The map was originally prepared by Sir Thomas Hyde Page, who was a British military engineer and cartographer. He was sent with a corps of engineers to America and served under Sir Robert Page. At Bunker Hill, he acted as aide de camp to General William Howe, who was in command of the British forces for that operation. During the battle, Page was severely wounded and lost his leg, and was evacuated back to England. During his recovery, he drew maps of various conflicts in Boston, including the one on display here. The map is an accurate and detailed depiction of the battle, done by someone who was there. You can read more about Page on this page.
Our version of this map is not a 1775 original, which was published soon after the battle and has a slightly different title, referring to the “American Forces” as the “Rebel Forces.” Our version was published in 1793 in London as part of The History of the Origin, Progress, and Termination of the American War by Charles Stedman. If you visit us and look closely at the display, you’ll see that the map is actually in two pieces, showing where it was removed from a bound book. The 1793 version also differs from the original by including a reference to the plan, which identifies key movements of the military forces. The map depicts hedgerows, redoubts (a temporary fortification), the placement of British and American forces, and lines of fire from ships in the Charles River and a section of Boston that we now know as the North End.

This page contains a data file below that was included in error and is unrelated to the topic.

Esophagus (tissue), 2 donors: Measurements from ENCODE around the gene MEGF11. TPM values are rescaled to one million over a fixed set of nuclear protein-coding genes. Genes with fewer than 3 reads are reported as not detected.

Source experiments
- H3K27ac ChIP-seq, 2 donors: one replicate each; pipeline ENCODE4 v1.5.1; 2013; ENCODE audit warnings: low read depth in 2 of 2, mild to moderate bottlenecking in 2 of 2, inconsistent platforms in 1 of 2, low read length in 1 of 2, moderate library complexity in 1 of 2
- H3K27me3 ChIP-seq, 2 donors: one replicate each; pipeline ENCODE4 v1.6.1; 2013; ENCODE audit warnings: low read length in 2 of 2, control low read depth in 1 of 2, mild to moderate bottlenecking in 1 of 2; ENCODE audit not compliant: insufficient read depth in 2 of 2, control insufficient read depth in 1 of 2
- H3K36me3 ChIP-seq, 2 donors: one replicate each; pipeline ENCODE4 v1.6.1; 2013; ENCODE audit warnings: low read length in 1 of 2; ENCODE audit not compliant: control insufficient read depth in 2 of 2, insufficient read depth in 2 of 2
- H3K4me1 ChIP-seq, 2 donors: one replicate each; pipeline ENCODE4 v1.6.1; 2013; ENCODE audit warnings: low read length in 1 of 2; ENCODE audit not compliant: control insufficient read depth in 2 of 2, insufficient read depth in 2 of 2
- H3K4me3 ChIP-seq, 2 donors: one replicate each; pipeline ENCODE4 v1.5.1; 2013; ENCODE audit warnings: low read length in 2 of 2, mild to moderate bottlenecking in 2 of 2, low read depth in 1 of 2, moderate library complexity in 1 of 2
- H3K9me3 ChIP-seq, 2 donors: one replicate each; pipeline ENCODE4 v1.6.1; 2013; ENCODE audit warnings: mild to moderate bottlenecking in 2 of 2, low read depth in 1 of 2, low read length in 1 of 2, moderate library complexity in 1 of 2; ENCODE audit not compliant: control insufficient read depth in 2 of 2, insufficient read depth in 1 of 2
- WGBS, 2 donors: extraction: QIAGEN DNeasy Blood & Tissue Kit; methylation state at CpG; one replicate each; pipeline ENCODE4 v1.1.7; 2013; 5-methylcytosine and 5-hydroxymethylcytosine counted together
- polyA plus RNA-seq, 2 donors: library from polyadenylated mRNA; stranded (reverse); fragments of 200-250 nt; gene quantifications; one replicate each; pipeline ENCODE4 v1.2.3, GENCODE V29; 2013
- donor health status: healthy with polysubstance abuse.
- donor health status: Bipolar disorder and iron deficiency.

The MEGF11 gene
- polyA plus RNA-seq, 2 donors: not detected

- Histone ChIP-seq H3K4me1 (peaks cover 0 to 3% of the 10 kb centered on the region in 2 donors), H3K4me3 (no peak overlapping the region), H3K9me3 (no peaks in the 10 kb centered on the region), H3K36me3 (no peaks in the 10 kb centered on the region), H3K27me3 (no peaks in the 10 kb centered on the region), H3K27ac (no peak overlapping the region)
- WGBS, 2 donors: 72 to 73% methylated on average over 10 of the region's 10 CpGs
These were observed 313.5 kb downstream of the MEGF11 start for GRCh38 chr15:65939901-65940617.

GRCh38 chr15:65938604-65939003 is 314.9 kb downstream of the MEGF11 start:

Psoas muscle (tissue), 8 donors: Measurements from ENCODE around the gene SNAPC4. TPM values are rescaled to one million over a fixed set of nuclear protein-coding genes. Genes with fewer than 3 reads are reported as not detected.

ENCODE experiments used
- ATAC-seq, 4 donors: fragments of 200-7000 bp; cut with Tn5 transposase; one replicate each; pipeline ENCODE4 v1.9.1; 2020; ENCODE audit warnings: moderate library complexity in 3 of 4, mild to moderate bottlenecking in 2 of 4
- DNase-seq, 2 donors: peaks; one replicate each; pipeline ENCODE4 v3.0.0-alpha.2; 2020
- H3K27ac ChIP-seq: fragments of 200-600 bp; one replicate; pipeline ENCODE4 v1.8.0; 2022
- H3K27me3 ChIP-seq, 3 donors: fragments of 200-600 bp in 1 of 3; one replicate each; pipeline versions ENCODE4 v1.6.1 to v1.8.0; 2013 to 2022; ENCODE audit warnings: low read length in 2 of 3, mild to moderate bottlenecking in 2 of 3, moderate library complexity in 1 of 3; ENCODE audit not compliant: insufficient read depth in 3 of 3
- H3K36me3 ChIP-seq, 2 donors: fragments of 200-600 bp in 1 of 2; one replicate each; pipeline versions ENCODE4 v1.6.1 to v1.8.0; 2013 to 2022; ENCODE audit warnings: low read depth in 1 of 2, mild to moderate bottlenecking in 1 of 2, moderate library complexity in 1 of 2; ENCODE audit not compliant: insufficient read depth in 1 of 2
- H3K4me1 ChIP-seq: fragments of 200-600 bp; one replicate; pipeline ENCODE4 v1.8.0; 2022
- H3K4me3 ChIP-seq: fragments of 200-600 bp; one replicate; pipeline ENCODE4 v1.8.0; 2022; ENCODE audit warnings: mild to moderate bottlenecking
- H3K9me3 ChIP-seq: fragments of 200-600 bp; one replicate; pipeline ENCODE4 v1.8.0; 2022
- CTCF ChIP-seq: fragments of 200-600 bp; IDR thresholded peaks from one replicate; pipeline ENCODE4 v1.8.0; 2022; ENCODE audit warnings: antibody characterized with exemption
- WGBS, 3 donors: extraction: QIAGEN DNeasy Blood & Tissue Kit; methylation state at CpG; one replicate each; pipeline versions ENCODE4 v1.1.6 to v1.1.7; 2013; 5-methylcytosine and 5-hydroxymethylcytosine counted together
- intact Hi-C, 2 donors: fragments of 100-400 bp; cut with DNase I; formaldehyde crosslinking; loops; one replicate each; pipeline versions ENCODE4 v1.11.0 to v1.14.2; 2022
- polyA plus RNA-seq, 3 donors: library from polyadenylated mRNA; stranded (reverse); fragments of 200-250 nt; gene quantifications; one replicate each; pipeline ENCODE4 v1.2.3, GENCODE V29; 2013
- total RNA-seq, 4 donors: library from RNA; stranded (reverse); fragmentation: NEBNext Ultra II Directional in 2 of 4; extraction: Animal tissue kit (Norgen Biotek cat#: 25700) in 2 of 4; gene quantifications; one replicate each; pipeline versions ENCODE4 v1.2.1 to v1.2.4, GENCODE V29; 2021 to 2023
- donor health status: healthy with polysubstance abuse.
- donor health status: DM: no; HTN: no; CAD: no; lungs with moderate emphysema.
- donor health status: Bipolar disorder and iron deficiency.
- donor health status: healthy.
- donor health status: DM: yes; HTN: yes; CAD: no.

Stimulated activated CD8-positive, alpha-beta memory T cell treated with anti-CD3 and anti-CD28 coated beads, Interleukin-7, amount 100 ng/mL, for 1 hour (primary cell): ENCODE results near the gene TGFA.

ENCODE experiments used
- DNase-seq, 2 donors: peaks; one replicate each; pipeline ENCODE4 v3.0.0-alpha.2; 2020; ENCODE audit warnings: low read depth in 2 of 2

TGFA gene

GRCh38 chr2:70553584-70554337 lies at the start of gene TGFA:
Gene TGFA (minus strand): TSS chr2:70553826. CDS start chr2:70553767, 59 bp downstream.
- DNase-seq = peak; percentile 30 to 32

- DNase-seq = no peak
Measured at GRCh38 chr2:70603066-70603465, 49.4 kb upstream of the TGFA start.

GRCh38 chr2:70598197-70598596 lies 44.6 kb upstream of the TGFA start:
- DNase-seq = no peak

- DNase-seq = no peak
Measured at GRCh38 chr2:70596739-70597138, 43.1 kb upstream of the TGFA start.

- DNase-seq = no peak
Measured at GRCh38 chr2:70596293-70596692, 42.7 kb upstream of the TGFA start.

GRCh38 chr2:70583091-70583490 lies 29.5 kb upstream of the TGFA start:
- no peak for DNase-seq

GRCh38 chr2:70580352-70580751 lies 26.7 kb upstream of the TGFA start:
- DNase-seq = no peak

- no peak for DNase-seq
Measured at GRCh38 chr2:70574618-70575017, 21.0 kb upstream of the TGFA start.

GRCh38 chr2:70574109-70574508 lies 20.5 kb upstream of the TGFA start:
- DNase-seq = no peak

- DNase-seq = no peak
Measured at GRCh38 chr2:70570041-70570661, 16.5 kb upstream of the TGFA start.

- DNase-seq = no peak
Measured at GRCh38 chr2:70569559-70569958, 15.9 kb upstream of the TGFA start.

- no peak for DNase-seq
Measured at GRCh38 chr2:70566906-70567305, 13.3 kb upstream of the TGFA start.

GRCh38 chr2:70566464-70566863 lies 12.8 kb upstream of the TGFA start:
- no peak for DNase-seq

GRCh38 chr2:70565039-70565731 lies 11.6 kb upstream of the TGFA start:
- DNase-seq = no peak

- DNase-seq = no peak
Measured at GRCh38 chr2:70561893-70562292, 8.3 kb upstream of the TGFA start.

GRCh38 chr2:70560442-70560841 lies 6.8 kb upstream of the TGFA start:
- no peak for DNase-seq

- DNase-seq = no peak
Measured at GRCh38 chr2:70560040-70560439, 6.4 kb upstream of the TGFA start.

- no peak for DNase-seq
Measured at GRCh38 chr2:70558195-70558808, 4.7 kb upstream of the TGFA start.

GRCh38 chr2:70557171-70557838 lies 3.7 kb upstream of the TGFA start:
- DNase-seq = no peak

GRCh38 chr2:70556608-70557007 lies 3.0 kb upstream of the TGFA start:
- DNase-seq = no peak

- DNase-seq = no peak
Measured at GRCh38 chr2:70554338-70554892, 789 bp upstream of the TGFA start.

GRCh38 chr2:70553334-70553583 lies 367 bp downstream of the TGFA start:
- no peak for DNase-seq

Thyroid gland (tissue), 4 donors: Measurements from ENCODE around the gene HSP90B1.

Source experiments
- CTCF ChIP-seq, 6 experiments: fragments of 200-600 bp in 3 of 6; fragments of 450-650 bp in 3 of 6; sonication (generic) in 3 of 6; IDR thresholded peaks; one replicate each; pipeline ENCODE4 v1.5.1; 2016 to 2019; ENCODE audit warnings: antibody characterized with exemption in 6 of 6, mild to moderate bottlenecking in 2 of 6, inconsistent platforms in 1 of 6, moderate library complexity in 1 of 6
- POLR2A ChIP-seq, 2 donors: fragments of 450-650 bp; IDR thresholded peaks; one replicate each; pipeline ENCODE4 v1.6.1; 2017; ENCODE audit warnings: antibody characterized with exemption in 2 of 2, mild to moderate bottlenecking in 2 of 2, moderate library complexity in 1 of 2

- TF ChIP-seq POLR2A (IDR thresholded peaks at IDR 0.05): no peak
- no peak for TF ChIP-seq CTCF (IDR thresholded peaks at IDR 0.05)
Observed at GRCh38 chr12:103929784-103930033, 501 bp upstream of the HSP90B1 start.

Visit the main library’s reading room throughout the month to see this map on display, or click here to see the digitized version in the collection of the Leventhal Map Center at the Boston Public Library. And if you’d like to read more about Joseph Warren, check out Founding Martyr: The Life and Death of Dr. Joseph Warren, the American Revolution’s Lost Hero by Christian Di Spigna.
By Elizabeth Roscio